Greyhound Social Justice

My dear friend and former roommate Jen called me and told me that she and her new husband, Ismael, who is a man from Niger, (I just learned how to differentiate a person from Nigeria and a person from Niger: Nigerian= from Nigeria, Nigerien=from Niger.) were buying a car in Portland. She told me that Ismael, who lives in Mt. Vernon, WA would be riding down on Greyhound and  she would be flying in from Las Vegas, where she is teaching, and could I pick her up from the airport and him from the bus station? Of course I said yes because that’s what I do. You call me? I show up.
To add some background to this story, I happen to loathe the Greyhound Bus company. I am not alone either, just google “greyhound sucks” and enjoy.  I am certain they exploit those who can not afford other means of travel by offering false departure times and available space on their buses. They force those who are “fortunate” to get on a bus, to ride in conditions that are often below those of city bus standards and use bathrooms that have not been cleaned in this century. Their stations are often in disrepair and their employees are anything but helpful. I hate anyone and anything that takes advantage of people due to their economic status.
As part of my theology, I believe that salvation isn’t just about a future in heaven but also about redemption for today. I believe Jesus cares about our situations  and it’s our job as believers to get involved to help make their plight less difficult in the name of Christ’s love. Social Justice is a blanket term that was coined based on the teachings of St. Thomas Aquinas. It is an overwhelming problem and difficult to determine where and how to be involved in a solution.
So back to Jen and Ismael, on the day they were to arrive, I received multiple text messages from Jen regarding Ismael’s arrival time. It went from 4 pm, to 10 pm to 9 pm , then 12 am. As I picked Jen up from the airport at 10:30 pm, she told me that poor Ismael had left at 9 am from Mt. Vernon, had gotten onto a bus bound for Seattle and had been waiting in the Seattle station since 2 pm. He had been forced to buy an additional ticket, due to the fact that the ticket he originally bought, on a bus that would have had him arriving at 10 pm was full when it arrived and they wouldn’t allow a transfer to another bus even though it was Greyhound’s mistake that there was no space on the bus for him. He had been waiting in the Seattle station for 8 hours to get on a bus. Now Ismael being Nigerien, English is not his first language. Being that he is an exceptionally smart human being, English isn’t even his second language, it is his sixth language. So here is poor Ismael trying to make the 5 hour trek to Portland and it is taking him almost 14 hours. When I picked Jen up from the airport she told me that Ismael would be arriving at 4 in the morning in Portland. That is nearly 19 hours of travel time for trip that should ideally only take 5-6. My innate sense of justice was fuming and I looked at Jen and said, “We’re going to get him.” She protested and I explained to her that it was ludicrous that her poor husband who she hadn’t seen in months, would have to wait two more hours to get on a bus at midnight that would deposit him in Portland at 4 am when we could drive up and back to get him in the same amount of time. So that’s what we did, we headed to Seattle and intercepted Ismael at a bus station in Centralia after chasing him down the freeway because his bus driver wouldn’t stop for him in Olympia. His poor nightmare saga would end with him purchasing a car in Portland so that he will hopefully never have to deal with Greyhound again.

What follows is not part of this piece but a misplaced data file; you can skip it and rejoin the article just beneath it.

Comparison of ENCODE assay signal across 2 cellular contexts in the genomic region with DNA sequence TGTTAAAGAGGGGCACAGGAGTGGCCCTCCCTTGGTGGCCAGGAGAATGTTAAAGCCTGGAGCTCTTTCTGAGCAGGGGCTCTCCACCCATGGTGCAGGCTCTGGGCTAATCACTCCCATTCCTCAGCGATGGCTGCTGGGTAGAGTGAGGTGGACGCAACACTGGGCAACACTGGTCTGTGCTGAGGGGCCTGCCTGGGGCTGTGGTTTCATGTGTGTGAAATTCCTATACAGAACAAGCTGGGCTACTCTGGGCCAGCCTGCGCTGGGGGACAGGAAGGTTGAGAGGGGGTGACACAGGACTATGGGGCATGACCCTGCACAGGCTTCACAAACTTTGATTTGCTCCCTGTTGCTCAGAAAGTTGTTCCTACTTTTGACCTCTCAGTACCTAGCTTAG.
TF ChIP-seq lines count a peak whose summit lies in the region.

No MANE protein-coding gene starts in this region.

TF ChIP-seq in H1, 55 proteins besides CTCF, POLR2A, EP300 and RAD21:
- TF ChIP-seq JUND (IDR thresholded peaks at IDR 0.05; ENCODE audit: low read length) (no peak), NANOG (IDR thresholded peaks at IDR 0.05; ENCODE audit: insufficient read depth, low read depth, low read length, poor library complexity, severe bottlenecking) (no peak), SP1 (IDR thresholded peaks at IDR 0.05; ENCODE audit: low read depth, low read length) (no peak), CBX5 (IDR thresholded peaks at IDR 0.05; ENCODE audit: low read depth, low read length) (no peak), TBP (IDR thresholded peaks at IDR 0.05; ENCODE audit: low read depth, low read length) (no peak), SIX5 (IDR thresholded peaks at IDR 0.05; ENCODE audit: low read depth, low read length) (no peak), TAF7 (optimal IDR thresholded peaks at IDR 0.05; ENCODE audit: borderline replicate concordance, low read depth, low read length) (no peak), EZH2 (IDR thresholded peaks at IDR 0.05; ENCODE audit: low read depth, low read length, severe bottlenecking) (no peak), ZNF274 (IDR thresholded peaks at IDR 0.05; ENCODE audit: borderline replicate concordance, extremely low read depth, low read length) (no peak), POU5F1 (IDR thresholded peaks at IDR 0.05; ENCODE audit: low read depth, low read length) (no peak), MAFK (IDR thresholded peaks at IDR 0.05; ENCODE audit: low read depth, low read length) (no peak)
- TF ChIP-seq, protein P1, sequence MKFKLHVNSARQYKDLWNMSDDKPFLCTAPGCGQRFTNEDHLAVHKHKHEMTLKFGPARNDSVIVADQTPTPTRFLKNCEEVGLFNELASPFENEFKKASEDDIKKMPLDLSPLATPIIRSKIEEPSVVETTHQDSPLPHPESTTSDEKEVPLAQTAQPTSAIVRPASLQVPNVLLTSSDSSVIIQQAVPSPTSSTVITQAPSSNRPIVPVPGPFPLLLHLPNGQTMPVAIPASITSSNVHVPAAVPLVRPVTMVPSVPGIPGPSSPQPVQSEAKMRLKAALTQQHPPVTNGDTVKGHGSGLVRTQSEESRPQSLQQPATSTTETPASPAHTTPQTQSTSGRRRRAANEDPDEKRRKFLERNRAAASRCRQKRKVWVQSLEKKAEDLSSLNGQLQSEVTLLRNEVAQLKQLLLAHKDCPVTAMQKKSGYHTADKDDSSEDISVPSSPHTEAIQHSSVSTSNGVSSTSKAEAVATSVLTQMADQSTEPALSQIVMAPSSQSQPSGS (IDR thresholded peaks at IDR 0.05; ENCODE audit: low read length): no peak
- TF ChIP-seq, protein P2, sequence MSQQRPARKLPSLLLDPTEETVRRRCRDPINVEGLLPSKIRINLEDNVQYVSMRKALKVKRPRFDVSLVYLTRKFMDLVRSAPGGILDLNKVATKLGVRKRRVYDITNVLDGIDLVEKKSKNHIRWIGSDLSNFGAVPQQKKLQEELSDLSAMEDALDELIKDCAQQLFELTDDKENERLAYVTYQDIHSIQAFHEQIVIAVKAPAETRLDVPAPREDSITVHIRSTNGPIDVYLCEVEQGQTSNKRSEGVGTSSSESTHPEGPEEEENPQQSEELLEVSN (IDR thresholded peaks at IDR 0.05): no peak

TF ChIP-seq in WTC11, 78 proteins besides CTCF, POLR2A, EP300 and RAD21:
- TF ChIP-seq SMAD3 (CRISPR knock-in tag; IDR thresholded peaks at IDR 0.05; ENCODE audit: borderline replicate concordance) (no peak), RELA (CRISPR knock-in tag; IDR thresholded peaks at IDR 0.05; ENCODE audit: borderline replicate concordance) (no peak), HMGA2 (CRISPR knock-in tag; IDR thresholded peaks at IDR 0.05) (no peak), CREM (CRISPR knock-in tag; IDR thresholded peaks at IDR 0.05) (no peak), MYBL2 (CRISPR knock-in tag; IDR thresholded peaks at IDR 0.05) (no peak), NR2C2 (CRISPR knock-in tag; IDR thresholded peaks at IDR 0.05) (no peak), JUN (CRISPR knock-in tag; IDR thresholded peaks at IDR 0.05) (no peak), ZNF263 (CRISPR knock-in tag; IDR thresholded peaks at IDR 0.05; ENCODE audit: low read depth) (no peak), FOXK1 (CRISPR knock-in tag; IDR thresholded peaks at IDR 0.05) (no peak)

I tell you this story to let you know that you don’t have to make large sweeping changes. You just have to make changes. You have to stand up and say, no this isn’t right, in the situations that the Lord puts you in. Find ways to right the wrongs that have been accepted by our culture and do it in the name of the love that never fails.

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One thought on “Greyhound Social Justice

  1. I love and miss you more than you could imagine, and you somehow manage to continue to inspire me from hundreds of miles away. You ARE the change we want to see in the world. You’re good people, Gardell.

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